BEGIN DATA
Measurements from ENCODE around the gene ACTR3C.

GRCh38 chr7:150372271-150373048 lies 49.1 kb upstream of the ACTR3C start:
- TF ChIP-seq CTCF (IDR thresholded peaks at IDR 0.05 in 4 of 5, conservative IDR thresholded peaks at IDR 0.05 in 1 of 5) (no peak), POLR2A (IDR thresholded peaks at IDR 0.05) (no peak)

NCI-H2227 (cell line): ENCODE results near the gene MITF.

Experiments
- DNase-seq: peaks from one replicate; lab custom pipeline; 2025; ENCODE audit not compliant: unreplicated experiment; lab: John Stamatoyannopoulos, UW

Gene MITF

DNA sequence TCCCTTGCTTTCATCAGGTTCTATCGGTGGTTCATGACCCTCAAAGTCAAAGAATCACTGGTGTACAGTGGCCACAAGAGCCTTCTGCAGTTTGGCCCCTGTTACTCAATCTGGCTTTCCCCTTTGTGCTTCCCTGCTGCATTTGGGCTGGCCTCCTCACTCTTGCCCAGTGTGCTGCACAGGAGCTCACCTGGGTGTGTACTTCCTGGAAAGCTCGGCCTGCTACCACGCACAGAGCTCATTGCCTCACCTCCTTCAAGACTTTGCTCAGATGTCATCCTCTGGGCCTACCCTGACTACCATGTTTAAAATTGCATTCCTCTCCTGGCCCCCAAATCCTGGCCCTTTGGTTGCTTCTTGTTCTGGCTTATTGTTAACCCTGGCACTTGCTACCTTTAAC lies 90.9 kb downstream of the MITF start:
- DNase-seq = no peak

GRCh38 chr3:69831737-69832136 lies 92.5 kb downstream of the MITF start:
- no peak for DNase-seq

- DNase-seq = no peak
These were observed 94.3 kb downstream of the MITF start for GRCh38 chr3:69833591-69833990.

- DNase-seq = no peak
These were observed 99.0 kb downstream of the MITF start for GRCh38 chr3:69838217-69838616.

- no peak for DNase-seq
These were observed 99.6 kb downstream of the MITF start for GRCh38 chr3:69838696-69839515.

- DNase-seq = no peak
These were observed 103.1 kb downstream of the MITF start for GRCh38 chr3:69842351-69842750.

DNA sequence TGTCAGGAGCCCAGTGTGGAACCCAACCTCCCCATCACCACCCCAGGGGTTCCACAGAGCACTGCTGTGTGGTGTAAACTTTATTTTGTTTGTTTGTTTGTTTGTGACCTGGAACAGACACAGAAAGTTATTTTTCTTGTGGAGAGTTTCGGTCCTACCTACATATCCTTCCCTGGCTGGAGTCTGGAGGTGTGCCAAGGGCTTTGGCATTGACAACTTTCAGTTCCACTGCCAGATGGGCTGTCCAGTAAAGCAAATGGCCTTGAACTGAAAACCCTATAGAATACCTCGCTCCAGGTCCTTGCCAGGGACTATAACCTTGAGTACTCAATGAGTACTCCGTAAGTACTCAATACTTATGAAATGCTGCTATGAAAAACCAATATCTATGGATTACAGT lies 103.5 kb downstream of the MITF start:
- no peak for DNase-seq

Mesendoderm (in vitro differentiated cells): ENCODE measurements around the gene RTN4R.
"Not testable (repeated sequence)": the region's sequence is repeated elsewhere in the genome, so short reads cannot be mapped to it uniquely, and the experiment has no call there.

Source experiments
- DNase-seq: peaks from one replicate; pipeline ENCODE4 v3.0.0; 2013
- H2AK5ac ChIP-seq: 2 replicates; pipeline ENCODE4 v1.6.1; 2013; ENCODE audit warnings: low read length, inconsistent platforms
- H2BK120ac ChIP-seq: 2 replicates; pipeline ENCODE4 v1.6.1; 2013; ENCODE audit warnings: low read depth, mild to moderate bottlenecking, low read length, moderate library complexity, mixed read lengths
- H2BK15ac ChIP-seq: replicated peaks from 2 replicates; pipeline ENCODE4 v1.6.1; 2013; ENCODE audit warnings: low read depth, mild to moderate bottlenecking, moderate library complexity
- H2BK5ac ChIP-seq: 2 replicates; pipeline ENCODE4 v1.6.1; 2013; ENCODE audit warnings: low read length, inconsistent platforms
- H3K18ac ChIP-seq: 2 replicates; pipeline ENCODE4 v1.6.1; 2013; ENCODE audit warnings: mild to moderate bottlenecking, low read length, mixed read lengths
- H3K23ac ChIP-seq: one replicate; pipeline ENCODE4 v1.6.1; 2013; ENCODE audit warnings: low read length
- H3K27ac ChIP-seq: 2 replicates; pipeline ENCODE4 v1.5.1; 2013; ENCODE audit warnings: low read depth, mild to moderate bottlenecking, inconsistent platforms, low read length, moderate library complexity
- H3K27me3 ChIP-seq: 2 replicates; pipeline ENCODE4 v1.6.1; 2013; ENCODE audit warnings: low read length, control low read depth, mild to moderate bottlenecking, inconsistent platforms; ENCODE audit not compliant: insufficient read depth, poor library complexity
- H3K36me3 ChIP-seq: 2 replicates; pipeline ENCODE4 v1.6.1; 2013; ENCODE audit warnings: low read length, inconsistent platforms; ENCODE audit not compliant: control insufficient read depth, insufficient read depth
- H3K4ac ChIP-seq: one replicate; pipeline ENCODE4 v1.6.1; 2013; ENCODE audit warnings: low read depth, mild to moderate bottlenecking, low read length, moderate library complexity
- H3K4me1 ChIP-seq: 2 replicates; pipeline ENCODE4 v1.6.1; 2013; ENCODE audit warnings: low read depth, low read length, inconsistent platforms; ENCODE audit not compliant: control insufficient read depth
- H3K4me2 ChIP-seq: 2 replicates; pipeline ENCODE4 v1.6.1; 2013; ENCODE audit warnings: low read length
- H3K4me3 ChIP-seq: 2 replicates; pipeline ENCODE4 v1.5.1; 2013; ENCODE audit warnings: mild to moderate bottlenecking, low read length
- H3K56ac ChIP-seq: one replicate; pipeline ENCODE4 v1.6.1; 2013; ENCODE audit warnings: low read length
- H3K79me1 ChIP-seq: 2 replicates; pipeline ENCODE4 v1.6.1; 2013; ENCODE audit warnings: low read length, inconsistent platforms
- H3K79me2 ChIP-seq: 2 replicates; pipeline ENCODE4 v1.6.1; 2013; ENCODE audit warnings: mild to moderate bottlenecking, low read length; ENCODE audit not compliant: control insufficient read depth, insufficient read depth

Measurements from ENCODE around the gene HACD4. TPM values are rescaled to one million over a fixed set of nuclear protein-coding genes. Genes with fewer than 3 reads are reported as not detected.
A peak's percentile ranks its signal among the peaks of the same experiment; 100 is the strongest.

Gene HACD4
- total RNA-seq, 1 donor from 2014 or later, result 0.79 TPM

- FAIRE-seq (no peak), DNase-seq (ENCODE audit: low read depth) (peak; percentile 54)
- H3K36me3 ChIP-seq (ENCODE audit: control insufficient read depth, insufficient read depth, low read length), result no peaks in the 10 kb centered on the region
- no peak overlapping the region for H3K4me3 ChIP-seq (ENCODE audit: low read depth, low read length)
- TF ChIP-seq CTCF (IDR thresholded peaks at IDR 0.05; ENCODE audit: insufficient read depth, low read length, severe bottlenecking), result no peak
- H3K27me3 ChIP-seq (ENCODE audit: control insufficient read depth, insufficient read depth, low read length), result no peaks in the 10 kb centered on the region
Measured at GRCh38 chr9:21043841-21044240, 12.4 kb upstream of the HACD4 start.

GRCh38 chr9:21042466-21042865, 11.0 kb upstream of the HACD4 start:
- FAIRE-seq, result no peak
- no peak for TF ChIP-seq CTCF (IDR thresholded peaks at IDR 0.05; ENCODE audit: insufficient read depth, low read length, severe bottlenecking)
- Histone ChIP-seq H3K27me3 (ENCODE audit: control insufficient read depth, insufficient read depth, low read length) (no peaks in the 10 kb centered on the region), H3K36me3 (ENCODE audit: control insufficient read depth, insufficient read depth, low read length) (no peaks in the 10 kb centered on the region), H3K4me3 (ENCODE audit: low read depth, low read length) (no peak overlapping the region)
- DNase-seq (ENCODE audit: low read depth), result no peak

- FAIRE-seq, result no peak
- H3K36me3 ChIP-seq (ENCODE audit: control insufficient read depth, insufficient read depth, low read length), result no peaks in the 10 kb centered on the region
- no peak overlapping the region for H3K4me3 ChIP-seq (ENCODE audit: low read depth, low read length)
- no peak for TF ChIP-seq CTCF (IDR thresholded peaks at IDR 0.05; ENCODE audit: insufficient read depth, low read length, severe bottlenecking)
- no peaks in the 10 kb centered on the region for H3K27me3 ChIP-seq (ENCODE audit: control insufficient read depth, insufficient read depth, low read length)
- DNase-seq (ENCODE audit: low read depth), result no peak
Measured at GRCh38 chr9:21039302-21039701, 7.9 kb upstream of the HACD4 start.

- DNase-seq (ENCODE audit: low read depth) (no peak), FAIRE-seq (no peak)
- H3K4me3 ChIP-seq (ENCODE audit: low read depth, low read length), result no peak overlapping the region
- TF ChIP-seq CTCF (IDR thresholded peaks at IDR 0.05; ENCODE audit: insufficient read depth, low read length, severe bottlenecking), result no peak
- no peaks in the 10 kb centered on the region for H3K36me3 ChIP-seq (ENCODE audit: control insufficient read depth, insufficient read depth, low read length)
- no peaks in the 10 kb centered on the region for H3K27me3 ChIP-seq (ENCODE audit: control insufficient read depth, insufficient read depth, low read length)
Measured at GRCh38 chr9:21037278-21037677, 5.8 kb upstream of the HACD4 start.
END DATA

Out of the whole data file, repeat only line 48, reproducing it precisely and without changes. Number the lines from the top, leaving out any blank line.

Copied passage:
- no peak overlapping the region for H3K4me3 ChIP-seq (ENCODE audit: low read depth, low read length)